How has “QT” affected the stock market and the economy?

For most of the post-crisis bull market, many pundits have claimed that “easy money” was the primary factor driving stock prices. But since former Fed Chair Janet Yellen announced the transition from QE (easing) to QT (tightening) in early September of last year, stocks have continued to ramp. Indeed, the S&P 500 has returned more than 9% and the Russell 1000 Growth has gained over 13%. The best-performing sectors have been Financials, Technology, and Consumer Discretionary. Meanwhile, Utilities and Consumer Staples – both traditionally sources of reliable dividend income – have produced losses over the same timeframe. We think sticking with the leaders makes sense here, and we favor stocks with high top- and bottom-line growth, pricing power, and favorable product/service cycles. Accordingly, Tech and Financials are our two favorite groups.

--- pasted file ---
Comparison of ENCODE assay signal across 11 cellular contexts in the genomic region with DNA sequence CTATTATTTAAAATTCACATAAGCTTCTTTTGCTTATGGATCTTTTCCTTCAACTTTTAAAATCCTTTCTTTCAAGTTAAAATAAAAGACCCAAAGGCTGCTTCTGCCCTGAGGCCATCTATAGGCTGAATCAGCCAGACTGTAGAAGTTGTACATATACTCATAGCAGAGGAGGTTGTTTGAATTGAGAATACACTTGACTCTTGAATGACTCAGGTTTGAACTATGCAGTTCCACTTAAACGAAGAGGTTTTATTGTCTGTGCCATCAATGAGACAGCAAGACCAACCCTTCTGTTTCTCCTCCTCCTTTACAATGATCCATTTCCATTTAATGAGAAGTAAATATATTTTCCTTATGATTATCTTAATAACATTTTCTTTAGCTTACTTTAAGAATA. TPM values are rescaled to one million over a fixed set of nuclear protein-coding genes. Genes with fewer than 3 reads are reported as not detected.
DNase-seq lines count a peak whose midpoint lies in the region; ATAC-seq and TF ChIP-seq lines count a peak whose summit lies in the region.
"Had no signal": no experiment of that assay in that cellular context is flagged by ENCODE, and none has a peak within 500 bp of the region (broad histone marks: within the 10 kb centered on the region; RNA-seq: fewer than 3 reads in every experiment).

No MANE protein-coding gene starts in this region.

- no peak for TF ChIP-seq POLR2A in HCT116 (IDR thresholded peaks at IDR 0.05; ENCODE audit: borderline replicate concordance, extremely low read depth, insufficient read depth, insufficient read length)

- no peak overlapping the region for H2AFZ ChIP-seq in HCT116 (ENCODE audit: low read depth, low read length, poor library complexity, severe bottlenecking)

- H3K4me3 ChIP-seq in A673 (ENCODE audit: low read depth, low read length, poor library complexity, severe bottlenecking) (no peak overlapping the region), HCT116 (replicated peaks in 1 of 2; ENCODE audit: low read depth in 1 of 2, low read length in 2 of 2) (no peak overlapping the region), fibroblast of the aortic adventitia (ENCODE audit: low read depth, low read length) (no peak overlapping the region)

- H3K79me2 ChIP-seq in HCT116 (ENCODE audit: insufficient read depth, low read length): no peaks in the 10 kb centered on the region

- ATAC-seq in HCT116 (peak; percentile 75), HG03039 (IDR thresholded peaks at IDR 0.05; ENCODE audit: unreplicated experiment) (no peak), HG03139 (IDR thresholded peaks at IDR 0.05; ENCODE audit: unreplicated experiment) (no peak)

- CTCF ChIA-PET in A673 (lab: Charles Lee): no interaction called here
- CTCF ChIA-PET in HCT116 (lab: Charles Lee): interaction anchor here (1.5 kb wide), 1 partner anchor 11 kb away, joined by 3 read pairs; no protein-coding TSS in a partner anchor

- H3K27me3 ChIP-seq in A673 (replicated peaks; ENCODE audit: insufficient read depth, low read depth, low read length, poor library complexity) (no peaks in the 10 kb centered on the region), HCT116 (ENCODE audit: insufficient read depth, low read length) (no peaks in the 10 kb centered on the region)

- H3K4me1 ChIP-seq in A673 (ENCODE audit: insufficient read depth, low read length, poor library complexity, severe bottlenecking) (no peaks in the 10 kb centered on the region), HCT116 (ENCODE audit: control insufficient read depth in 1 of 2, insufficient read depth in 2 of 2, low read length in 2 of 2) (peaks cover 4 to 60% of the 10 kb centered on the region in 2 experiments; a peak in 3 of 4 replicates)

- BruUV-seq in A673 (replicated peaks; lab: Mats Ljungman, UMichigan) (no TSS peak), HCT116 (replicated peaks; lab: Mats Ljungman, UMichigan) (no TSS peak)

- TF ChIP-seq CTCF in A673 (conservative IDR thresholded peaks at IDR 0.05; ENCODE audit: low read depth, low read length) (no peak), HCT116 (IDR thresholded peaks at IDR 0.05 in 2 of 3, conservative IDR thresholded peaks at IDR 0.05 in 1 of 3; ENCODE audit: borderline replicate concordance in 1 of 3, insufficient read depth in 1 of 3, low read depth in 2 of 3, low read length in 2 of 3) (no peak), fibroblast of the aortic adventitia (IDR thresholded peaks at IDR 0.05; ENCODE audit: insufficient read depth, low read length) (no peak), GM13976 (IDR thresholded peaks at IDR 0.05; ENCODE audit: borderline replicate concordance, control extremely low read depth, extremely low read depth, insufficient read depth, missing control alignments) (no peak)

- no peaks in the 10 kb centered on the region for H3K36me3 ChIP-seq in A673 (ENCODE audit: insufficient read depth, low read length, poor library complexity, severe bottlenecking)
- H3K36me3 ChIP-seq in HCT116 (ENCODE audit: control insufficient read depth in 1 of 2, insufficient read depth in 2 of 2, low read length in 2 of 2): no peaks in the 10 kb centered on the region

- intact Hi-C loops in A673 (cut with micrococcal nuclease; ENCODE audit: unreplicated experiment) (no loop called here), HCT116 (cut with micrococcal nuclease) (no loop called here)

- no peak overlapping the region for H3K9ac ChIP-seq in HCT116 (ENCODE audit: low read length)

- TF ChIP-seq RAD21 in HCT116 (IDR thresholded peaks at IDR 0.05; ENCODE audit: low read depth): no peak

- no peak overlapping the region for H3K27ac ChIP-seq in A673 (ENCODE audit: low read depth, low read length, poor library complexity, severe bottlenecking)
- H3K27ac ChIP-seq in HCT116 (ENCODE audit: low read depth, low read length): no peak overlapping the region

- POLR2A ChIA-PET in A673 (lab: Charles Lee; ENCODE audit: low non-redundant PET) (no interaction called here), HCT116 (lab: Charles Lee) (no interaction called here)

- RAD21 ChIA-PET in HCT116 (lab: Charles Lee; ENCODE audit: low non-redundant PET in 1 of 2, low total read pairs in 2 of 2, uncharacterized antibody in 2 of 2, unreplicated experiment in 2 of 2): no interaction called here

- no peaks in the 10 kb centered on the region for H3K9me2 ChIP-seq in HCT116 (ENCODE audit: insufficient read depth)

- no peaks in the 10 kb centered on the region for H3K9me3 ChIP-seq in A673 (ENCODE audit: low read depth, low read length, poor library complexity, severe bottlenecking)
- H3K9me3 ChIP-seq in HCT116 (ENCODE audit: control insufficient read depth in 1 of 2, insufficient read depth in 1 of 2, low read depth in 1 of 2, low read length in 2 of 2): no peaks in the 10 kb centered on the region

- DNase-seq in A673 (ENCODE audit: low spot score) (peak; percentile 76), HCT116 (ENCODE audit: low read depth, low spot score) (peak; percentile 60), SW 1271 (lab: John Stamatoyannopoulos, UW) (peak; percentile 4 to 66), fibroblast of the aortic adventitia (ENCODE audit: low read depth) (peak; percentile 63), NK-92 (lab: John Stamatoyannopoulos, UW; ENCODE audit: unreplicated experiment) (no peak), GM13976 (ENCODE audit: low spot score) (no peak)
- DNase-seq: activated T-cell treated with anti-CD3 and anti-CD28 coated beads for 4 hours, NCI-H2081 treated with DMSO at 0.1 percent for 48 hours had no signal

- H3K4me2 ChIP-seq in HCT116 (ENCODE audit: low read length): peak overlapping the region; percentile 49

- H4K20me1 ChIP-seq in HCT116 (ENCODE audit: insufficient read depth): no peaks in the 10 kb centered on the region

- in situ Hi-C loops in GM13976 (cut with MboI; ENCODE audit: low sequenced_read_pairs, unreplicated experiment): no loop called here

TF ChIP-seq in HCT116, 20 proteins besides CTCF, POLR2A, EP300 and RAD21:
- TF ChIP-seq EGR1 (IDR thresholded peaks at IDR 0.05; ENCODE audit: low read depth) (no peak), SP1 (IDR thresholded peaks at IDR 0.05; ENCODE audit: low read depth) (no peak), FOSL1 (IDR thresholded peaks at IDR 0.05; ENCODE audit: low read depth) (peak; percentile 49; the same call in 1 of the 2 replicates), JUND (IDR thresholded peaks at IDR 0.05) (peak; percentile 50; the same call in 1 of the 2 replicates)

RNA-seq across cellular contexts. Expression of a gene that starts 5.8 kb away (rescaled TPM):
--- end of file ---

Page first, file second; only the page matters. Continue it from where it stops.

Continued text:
Sector SPDR Performance

 

The February 2018 Non-Manufacturing ISM (NMI) report came in at 59.5, representing the 97th consecutive month of expansion for the critically-important service sector of the U.S. economy. The New Orders component of the index hit 64.8, a month-over-month increase of 2.1 and the highest such figure since August 2005. This report, combined with ISM’s strong 60.8 reading Manufacturing (PMI) report for February, paints a picture of an economy that continues to grow smartly. While the stock market and the economy rarely move in lockstep, it is worth noting that these sorts of strong ISM data points make it highly unlikely that we face a recession within the next 12-18 months.

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